You Don’t Have to be a Millionaire Before 30, Slow Down and Smell the Goddamn Roses!

by Alexander Heyne · 3 comments

What’s up with today’s 20 somethings? Previous generations seemed to have these ridiculous assumptions about success, about what you must or must not do within a certain time frame.

And my generation has our own, which is:

“If you aren’t a millionaire by 30 you are wasting your time, and you’re a lazy bastard!”

It’s funny, because I also tell myself that all the time.

I’m young, I work bloody hard towards what I want, plus I’m only 24 which means that by 30 I should be able to make a million or ten million or fifty million easy, right?

Sure, it’s possible.

But why?

If it’s going to cost you your sanity, your health, and the blessed peace of mind that comes with just enjoying life, why do it?

It’s like accepting a high powered high-salary corporate job in your 20s.  Sure, well before 30 you are going to be making a 6 figure salary, but you’re also going to be going to work at 8, and not leaving until 8.

You literally will be sacrificing your life for your own “success.”  You’re choosing $100,000 over the following:

  • Time.  Time to go to the gym. Time to go out with your girlfriend.  Time to surf. Time to travel. Time to learn a new skill.
  • Freedom.  The freedom to say, “I’m tired of all this shit, It’s time to pick up and go.”

How is that even remotely worth it?

Yet that is what so many highly motivated, hard working 20 somethings are doing.  We are trying to build our legacy, enjoy life, and make millions all before 30.  It’s insanity.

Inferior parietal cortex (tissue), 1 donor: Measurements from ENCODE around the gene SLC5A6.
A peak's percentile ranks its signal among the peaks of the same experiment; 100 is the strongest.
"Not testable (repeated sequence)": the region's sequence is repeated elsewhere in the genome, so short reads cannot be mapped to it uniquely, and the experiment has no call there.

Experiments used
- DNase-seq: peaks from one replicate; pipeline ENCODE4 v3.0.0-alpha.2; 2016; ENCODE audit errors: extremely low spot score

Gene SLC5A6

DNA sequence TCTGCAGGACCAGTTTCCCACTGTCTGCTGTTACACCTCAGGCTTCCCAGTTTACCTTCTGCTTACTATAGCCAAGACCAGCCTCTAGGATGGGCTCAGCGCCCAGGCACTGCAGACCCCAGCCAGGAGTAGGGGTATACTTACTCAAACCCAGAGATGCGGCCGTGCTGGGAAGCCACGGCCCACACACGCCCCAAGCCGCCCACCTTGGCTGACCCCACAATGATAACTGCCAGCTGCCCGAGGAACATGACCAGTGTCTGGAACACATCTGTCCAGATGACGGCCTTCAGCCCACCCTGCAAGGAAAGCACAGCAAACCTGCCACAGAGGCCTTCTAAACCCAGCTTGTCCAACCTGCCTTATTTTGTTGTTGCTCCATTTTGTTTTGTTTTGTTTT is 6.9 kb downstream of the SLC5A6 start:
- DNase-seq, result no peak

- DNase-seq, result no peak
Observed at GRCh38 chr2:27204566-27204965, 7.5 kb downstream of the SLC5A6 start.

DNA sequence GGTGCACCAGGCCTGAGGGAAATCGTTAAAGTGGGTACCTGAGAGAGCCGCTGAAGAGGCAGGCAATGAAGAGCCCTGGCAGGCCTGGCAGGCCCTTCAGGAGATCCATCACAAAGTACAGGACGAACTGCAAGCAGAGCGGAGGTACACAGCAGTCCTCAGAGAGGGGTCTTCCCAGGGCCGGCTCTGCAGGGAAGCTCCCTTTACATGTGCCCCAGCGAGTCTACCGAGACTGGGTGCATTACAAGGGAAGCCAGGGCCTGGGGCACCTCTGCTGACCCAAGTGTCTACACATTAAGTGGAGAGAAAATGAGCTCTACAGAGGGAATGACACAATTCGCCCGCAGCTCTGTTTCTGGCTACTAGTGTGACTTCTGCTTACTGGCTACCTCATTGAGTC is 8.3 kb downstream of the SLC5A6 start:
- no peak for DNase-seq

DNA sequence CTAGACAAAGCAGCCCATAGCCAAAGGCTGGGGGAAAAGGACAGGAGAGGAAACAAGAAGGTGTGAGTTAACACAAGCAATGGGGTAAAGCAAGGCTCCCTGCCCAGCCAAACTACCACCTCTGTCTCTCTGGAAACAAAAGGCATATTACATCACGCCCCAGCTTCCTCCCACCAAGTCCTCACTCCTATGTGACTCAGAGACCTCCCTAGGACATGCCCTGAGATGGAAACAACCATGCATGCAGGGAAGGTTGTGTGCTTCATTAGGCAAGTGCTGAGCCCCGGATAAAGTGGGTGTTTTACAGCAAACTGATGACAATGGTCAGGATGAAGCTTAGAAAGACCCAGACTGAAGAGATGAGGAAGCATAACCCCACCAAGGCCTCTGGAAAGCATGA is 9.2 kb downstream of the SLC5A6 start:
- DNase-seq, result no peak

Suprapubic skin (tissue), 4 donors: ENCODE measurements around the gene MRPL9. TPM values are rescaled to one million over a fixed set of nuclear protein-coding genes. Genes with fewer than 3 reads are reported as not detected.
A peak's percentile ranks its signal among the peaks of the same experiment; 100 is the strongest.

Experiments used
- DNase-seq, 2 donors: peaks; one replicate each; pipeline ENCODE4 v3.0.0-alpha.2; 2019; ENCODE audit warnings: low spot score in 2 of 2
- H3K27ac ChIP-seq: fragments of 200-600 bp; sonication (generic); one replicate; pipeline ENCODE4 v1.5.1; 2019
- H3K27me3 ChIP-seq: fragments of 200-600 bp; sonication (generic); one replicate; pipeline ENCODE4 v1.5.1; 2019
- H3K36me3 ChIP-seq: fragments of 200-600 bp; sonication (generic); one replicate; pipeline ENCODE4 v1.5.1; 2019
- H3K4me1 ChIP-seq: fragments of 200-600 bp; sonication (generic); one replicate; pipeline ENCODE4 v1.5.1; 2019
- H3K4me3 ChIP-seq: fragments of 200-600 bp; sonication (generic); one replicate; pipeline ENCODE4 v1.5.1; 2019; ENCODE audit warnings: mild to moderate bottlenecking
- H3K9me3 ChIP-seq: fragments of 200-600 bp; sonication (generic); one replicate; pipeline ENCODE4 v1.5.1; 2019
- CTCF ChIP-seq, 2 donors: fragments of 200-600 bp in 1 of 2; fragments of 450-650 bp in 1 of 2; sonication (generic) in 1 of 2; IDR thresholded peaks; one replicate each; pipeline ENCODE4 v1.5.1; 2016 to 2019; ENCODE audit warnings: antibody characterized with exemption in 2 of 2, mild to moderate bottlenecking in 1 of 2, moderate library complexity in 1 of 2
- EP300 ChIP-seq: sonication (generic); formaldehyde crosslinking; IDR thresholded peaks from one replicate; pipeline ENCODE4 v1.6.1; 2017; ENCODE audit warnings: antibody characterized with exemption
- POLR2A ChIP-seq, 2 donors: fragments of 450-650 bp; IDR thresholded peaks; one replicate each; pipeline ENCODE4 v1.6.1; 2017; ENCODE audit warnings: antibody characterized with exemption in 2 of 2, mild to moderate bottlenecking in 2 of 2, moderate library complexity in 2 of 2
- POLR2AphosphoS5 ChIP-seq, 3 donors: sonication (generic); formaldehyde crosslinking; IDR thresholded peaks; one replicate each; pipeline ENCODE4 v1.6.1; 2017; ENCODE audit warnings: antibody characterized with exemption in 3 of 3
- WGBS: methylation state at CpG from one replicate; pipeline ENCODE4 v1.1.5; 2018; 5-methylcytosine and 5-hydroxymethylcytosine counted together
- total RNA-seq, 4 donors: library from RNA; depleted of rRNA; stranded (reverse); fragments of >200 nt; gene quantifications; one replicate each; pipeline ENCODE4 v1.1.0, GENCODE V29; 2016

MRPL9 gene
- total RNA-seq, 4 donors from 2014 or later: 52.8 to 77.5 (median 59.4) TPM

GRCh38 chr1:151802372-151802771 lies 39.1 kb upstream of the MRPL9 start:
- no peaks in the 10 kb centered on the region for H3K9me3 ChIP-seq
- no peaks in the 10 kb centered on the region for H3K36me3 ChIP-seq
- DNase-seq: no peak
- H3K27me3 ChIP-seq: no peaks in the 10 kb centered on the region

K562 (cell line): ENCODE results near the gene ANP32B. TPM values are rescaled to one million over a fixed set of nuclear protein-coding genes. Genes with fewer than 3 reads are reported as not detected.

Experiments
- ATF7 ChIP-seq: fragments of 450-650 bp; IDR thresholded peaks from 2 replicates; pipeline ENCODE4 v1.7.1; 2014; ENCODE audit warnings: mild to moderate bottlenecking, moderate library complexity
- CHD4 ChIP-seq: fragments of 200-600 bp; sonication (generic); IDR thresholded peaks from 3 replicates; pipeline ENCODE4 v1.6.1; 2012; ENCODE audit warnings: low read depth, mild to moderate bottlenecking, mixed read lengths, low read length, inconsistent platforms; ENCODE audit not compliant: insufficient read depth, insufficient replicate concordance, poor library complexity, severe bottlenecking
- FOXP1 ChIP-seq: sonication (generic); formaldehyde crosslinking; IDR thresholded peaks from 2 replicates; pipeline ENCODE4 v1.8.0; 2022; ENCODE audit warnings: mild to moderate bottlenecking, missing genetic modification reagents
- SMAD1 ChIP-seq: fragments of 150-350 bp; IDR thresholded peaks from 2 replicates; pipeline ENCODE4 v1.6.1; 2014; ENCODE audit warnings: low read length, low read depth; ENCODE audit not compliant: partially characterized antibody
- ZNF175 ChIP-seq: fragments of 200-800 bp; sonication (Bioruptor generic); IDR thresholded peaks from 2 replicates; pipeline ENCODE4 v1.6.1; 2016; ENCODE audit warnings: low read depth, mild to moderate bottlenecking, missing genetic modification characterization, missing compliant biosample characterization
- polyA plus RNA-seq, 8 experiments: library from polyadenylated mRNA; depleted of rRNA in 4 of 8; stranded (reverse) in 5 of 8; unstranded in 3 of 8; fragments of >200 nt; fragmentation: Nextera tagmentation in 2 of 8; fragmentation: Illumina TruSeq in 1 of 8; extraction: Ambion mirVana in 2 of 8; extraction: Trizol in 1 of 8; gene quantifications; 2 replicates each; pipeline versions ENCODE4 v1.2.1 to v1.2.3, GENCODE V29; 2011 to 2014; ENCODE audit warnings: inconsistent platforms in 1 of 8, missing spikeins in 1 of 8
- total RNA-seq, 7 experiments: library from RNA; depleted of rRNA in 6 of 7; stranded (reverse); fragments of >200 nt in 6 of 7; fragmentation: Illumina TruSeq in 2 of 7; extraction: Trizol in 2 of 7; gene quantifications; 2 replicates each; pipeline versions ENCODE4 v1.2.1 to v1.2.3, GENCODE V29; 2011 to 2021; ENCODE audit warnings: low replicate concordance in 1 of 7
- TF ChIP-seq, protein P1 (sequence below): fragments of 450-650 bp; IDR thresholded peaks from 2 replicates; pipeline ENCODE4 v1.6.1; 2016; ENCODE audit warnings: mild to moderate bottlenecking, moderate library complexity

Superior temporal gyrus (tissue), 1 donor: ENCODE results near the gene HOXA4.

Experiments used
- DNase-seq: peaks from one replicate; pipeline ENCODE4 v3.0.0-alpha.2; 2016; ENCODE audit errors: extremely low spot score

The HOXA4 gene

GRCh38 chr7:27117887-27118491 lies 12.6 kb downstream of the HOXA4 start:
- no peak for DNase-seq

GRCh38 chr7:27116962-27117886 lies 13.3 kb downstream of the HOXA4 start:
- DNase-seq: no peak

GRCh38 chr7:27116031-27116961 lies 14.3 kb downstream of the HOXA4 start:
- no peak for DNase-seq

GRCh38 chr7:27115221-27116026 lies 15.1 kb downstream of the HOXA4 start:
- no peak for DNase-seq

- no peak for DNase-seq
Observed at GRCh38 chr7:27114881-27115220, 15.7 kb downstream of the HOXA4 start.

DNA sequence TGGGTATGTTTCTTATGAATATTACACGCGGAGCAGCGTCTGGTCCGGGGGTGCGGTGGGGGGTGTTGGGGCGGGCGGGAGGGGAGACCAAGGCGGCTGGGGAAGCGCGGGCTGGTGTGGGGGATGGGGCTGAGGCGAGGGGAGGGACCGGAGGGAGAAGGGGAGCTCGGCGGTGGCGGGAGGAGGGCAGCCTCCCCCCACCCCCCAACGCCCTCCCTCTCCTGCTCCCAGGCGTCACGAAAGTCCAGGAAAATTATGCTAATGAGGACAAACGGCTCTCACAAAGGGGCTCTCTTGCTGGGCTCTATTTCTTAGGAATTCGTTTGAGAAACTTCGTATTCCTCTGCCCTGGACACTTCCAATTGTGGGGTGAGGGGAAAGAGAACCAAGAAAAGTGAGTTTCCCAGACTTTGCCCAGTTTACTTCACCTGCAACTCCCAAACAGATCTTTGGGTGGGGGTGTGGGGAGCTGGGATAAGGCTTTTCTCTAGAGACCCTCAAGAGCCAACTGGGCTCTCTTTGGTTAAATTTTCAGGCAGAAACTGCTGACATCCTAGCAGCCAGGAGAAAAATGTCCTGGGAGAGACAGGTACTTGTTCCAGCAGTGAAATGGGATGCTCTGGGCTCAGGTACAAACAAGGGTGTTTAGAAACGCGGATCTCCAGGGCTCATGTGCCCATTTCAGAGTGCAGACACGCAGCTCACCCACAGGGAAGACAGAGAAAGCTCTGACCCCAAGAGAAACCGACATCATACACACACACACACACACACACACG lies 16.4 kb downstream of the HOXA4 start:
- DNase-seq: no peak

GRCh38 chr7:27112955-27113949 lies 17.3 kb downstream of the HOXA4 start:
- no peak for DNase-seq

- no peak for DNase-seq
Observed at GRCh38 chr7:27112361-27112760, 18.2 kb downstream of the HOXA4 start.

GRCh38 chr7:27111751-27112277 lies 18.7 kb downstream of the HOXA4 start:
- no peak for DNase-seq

Everyone around is yelling, “You better not take that long, you better be able to do it quicker than he/she did, you’ve got a good head on your shoulders and a great work ethic – there’s no reason why you shouldn’t be ultra successful by 30.”

It’s like eating dinner with a bunch of screaming kids or adults arguing about something.  It spoils your appetite, gives you agida, and makes you want to throw your plate against the wall and go smoke ten packs of cigarettes (as far away from home as possible).

We have a huge push for product and not process.  The whole premise of the “bazillionaire by 30″ attitude is that we need to see some fruit before 30.

But what about all the other things you can’t see? What about a person’s sanity, enjoyment, or best of all – time to enjoy those bazillions we’re going to be making?

The worst part? We put most of the pressure on ourselves.  Middle finger to the world, golden Willy-Wonka ticket in hand, we’re saying “I got big things to do, bitches.”

And then promptly have a nervous breakdown 6 months later.

Well I have a reminder for you, me, and everyone else putting immeasurable pressure on themselves to be successful before 30, or tomorrow, or next year:

Slow Down and Smell the Goddamn Roses, You Don’t Have to be a Millionaire Before 30


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{ 3 comments… read them below or add one }

Laura Kimball December 19, 2011 at 2:00 pm

When I was in college, Facebook was invented. And instead of losing track of everyone who I knew in high school, I was flipping through their spring break pictures and getting upset because I decided not to get an internship while they went to Cancun.